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Displaying items by tag: volunteering abroad

Volunteering Abroad: two volunteers’ experiences


Give an education to gain an education

Gaining an education was neither the purpose of this venture nor was it within the reaches of my imagination how literal ”give an education to gain an education” would prove to be. I had decided to spend a year volunteering. It was a vaguely researched decision of the heart over the head that steered me towards India and the Tibetan community. My heart chose well. I threw caution to the wind and came to India without a plan, without direction, and without expectations. Diving headfirst is a risky business, but it achieves depth.

SL370897And so it was with hope, excitement and a dash of fear that I began to wander. I stumbled across E.S. Tibet, and after a brief introduction and tour, my heart had finished wandering. I moved into the volunteer rooms as soon as the manager agreed to take me on as a teacher. I agreed to stay for one month. After one week I asked if it would be possible to stay until Christmas. After two weeks, I asked if I could possibly return after Christmas for another six months. I had wandered into a fairy ring with no return.

All The StudentsMy first impression of the students was the level of hospitality and respect shown to the manager, volunteers and their fellow students alike. They are relentless in this. They predicted and still predict my every need, and as a sole traveler I am never left in want. The atmosphere in the school is one of warmth, compassion and understanding. They care for each other as we care for siblings. No one is forgotten or left behind. I feel humbled and privileged to have been welcomed into this family.

I have taught the students English. They have taught me humility, compassion and honesty. The teacher became the student. They have shown me how I want to live my life, the importance of our relationships with others, and the importance of openness with ourselves and with others. They have shown me the meaning of contentment. I will forever be grateful to each of them for our chats, for our debates, for spontaneous hugs, for the fact that they pulled me up the mountain, for their humor and enthusiasm, and for their joyful singing.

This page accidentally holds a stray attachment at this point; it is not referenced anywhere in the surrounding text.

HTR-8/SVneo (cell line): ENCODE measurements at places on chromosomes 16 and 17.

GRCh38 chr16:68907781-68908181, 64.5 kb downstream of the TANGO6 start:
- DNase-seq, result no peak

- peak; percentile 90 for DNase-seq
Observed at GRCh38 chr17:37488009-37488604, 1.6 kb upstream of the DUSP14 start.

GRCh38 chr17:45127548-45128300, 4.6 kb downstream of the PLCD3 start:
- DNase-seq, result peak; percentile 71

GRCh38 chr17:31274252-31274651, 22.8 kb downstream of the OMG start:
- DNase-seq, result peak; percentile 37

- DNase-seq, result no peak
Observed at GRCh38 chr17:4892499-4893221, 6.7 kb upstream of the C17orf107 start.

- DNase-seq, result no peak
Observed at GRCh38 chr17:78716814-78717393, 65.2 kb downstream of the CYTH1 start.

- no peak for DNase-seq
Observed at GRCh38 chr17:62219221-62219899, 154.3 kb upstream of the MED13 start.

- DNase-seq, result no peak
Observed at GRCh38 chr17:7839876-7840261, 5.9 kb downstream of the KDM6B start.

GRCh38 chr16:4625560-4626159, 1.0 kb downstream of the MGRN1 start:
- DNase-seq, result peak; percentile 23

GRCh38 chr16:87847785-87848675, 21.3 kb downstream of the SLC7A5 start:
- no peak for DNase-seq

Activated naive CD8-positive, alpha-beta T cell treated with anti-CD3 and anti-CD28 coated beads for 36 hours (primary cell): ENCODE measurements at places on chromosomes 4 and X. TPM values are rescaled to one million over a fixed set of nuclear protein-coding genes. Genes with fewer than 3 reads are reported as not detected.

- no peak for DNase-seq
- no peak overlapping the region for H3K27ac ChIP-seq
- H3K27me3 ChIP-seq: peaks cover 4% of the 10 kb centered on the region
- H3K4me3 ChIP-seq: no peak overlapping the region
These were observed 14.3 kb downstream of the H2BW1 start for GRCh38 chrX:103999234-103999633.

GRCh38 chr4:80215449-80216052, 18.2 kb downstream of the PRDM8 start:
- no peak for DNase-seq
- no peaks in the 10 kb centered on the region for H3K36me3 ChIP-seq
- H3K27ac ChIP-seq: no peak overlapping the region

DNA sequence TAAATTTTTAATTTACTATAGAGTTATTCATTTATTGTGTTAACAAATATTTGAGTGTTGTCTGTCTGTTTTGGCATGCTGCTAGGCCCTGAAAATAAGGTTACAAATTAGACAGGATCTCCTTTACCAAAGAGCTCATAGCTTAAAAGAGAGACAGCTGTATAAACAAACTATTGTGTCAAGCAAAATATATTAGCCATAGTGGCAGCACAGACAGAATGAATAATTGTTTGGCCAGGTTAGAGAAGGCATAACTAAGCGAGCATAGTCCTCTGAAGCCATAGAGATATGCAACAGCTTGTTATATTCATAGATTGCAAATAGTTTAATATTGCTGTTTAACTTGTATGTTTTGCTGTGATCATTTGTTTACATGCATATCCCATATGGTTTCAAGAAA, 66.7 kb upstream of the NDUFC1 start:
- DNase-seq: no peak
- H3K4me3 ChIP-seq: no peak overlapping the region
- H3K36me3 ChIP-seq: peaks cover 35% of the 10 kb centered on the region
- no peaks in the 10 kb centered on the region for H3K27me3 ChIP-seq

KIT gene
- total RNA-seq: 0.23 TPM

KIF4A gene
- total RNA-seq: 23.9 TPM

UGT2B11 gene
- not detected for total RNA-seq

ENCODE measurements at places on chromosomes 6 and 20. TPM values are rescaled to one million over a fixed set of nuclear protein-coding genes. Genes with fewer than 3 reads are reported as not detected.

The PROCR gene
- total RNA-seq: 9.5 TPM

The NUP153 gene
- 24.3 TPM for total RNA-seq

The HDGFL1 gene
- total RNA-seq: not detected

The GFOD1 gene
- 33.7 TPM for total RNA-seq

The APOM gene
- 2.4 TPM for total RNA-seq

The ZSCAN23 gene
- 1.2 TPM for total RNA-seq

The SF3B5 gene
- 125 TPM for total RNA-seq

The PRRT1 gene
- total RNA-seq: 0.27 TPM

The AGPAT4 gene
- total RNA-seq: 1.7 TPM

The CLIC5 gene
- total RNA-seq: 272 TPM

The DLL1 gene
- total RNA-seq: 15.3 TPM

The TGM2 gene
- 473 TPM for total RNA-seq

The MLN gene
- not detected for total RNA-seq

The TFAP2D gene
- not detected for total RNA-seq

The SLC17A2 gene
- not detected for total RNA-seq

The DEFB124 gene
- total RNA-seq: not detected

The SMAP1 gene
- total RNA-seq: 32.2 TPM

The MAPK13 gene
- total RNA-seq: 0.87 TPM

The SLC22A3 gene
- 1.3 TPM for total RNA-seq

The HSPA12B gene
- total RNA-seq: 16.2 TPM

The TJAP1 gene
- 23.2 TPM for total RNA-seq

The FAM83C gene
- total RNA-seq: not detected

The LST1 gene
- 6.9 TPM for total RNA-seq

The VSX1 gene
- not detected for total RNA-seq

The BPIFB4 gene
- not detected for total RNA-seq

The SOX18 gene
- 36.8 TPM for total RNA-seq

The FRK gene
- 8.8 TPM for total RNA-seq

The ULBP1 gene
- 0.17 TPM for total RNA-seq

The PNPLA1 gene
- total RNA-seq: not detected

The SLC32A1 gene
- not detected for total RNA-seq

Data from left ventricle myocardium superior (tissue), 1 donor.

And now my time here is coming to an end, yet I feel that my life has just begun; my life as I want to now live it. The line between teacher and student has been breached, and I have made twenty-four friends. While I still love to wander, the school had taught me how to rest, enjoy, and appreciate. I will wander on, but this place will remain a fresh print on my heart.

©Eibhlin Nic Diarmada

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A Special Life Experience

With a grown-up family and a good life in Ireland, I was eager to try new experiences and give something back. I’ve always been interested and involved in the world refugee situation, and I didn’t have to look too long before finding information on E.S.Tibet. I applied to volunteer to teach English for two months in North India at a school for young adult Tibetan refugees.

I arrived in Delhi where I was well looked after in the Tibetan quarters, then got the night bus to Dharamsala. I arrived at 7.30 a.m. and was met by Lugyal, the school manager, on his motorbike. I was taken to the school in Upper Sukkar where there were prayer flags flapping in the breeze and twenty-three students and four other teachers having breakfast. I was presented with my own cup and given a room at the bottom of the garden, which has the most amazing views of the Himachal Mountains that change every day. Introductions to all the smiling faces were made, and I wondered how I was going to remember all the strange names.